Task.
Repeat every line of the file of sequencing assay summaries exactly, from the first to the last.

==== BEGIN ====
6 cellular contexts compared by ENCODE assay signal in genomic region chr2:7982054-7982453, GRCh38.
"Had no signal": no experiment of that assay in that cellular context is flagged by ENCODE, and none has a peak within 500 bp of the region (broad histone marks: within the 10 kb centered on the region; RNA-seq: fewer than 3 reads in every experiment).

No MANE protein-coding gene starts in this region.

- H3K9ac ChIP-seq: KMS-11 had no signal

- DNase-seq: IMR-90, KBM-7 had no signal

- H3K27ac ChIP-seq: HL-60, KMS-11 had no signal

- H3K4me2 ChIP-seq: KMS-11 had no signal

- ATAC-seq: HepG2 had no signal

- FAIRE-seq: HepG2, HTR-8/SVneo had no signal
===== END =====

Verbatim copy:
6 cellular contexts compared by ENCODE assay signal in genomic region chr2:7982054-7982453, GRCh38.
"Had no signal": no experiment of that assay in that cellular context is flagged by ENCODE, and none has a peak within 500 bp of the region (broad histone marks: within the 10 kb centered on the region; RNA-seq: fewer than 3 reads in every experiment).

No MANE protein-coding gene starts in this region.

- H3K9ac ChIP-seq: KMS-11 had no signal

- DNase-seq: IMR-90, KBM-7 had no signal

- H3K27ac ChIP-seq: HL-60, KMS-11 had no signal

- H3K4me2 ChIP-seq: KMS-11 had no signal

- ATAC-seq: HepG2 had no signal

- FAIRE-seq: HepG2, HTR-8/SVneo had no signal